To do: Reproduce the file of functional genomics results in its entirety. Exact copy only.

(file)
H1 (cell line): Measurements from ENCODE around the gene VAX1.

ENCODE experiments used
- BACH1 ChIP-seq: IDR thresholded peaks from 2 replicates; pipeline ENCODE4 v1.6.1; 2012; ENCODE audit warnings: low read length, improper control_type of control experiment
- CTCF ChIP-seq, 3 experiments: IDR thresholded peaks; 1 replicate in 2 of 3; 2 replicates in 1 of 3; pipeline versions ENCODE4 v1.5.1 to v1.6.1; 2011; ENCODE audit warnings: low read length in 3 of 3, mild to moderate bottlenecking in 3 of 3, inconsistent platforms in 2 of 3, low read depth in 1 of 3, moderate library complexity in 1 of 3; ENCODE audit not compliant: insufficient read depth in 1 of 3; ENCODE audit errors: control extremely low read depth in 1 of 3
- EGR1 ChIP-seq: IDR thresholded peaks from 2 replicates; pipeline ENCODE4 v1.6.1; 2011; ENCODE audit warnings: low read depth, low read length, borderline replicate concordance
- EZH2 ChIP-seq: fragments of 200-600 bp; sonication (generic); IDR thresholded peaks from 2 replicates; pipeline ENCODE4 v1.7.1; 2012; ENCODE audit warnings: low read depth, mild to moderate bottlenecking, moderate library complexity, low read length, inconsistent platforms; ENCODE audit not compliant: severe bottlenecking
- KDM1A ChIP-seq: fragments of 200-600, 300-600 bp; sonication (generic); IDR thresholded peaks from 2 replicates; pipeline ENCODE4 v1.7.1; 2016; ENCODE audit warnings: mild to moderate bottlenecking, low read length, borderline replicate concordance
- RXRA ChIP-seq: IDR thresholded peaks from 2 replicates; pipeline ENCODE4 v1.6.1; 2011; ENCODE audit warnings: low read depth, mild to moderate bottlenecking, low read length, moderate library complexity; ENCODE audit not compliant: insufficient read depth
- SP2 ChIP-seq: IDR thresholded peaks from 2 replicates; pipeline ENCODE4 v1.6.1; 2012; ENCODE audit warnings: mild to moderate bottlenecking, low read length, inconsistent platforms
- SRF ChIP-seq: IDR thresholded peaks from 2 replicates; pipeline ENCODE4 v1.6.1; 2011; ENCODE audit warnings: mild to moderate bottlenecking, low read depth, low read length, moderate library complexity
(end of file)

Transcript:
H1 (cell line): Measurements from ENCODE around the gene VAX1.

ENCODE experiments used
- BACH1 ChIP-seq: IDR thresholded peaks from 2 replicates; pipeline ENCODE4 v1.6.1; 2012; ENCODE audit warnings: low read length, improper control_type of control experiment
- CTCF ChIP-seq, 3 experiments: IDR thresholded peaks; 1 replicate in 2 of 3; 2 replicates in 1 of 3; pipeline versions ENCODE4 v1.5.1 to v1.6.1; 2011; ENCODE audit warnings: low read length in 3 of 3, mild to moderate bottlenecking in 3 of 3, inconsistent platforms in 2 of 3, low read depth in 1 of 3, moderate library complexity in 1 of 3; ENCODE audit not compliant: insufficient read depth in 1 of 3; ENCODE audit errors: control extremely low read depth in 1 of 3
- EGR1 ChIP-seq: IDR thresholded peaks from 2 replicates; pipeline ENCODE4 v1.6.1; 2011; ENCODE audit warnings: low read depth, low read length, borderline replicate concordance
- EZH2 ChIP-seq: fragments of 200-600 bp; sonication (generic); IDR thresholded peaks from 2 replicates; pipeline ENCODE4 v1.7.1; 2012; ENCODE audit warnings: low read depth, mild to moderate bottlenecking, moderate library complexity, low read length, inconsistent platforms; ENCODE audit not compliant: severe bottlenecking
- KDM1A ChIP-seq: fragments of 200-600, 300-600 bp; sonication (generic); IDR thresholded peaks from 2 replicates; pipeline ENCODE4 v1.7.1; 2016; ENCODE audit warnings: mild to moderate bottlenecking, low read length, borderline replicate concordance
- RXRA ChIP-seq: IDR thresholded peaks from 2 replicates; pipeline ENCODE4 v1.6.1; 2011; ENCODE audit warnings: low read depth, mild to moderate bottlenecking, low read length, moderate library complexity; ENCODE audit not compliant: insufficient read depth
- SP2 ChIP-seq: IDR thresholded peaks from 2 replicates; pipeline ENCODE4 v1.6.1; 2012; ENCODE audit warnings: mild to moderate bottlenecking, low read length, inconsistent platforms
- SRF ChIP-seq: IDR thresholded peaks from 2 replicates; pipeline ENCODE4 v1.6.1; 2011; ENCODE audit warnings: mild to moderate bottlenecking, low read depth, low read length, moderate library complexity